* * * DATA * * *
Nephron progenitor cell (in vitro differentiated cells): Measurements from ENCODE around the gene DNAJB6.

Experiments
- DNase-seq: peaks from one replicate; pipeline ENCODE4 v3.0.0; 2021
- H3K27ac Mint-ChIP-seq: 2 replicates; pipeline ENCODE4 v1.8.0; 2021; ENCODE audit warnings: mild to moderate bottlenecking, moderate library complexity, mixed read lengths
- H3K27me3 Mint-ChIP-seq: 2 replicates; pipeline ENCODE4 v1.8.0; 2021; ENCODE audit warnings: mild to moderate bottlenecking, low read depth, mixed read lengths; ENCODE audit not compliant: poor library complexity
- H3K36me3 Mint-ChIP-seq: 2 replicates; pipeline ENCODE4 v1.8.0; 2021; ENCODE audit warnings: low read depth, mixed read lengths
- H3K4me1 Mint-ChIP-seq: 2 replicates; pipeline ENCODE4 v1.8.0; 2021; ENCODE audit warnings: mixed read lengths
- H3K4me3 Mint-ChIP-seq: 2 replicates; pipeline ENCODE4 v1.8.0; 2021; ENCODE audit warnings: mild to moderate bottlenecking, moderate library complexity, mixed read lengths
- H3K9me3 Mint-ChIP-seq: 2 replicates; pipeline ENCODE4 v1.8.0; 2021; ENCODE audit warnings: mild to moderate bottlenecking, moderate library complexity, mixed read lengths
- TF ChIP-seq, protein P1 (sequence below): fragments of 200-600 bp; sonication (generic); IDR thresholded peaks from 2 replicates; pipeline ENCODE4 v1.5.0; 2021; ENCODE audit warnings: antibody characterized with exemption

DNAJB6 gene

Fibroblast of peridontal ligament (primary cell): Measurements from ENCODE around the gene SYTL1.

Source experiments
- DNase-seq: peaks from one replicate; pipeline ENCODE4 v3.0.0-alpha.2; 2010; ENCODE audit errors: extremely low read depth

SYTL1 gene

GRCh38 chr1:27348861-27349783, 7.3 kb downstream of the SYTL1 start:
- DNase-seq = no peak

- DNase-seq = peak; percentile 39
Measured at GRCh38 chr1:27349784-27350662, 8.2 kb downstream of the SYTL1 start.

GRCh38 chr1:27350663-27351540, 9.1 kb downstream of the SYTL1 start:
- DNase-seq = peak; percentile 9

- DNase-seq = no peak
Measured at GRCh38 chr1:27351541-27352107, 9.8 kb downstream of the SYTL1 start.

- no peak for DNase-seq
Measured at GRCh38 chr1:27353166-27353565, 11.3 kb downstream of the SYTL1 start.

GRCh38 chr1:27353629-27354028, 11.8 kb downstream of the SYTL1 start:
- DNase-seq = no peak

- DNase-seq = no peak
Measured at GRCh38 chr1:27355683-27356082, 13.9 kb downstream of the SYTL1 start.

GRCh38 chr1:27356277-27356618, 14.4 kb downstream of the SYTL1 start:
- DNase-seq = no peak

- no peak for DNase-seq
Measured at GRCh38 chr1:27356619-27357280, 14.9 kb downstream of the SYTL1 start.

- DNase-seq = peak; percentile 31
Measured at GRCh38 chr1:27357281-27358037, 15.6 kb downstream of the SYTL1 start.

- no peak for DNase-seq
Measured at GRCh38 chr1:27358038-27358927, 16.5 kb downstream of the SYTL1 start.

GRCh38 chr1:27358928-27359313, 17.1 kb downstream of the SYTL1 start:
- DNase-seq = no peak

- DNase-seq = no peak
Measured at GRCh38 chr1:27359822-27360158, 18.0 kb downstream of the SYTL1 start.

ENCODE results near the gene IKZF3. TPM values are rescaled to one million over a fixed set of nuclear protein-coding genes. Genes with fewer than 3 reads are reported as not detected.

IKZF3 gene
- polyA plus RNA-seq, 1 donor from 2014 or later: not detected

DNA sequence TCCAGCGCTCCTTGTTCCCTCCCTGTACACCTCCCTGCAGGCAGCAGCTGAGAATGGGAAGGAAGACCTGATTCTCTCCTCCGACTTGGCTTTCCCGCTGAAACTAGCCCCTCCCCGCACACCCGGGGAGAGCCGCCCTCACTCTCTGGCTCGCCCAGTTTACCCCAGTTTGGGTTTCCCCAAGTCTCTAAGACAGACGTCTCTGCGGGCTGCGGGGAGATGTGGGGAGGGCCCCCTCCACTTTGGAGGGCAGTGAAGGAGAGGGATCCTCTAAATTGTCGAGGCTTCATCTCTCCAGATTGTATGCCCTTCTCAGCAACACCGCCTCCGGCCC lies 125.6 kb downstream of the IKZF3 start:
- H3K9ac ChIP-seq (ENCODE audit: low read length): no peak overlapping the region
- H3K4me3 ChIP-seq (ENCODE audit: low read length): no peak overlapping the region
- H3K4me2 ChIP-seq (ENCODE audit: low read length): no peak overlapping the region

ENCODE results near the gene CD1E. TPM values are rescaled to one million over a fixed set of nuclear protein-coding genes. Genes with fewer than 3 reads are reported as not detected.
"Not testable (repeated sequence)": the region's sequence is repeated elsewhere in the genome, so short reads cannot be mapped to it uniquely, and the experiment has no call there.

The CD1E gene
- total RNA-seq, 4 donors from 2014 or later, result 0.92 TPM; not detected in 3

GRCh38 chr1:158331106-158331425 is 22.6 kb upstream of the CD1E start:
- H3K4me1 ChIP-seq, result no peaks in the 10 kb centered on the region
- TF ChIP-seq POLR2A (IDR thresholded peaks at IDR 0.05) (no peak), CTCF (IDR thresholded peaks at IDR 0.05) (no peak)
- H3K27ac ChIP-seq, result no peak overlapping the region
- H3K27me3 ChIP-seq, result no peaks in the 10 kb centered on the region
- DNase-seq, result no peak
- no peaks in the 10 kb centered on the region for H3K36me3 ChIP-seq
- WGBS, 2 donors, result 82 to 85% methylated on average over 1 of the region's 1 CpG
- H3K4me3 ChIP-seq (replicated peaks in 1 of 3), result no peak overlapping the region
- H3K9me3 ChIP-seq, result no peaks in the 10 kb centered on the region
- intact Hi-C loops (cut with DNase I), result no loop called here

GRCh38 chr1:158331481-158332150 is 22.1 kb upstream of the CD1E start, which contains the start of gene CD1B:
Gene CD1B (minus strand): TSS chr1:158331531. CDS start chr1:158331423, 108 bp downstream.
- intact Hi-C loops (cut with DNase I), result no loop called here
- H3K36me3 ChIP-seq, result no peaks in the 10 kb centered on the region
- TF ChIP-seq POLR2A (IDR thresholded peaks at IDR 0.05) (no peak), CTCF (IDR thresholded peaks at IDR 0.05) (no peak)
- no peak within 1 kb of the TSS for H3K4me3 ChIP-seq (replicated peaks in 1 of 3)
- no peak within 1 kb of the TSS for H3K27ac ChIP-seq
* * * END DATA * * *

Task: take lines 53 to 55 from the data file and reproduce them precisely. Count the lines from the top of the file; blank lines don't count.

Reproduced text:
GRCh38 chr1:158331106-158331425 is 22.6 kb upstream of the CD1E start:
- H3K4me1 ChIP-seq, result no peaks in the 10 kb centered on the region
- TF ChIP-seq POLR2A (IDR thresholded peaks at IDR 0.05) (no peak), CTCF (IDR thresholded peaks at IDR 0.05) (no peak)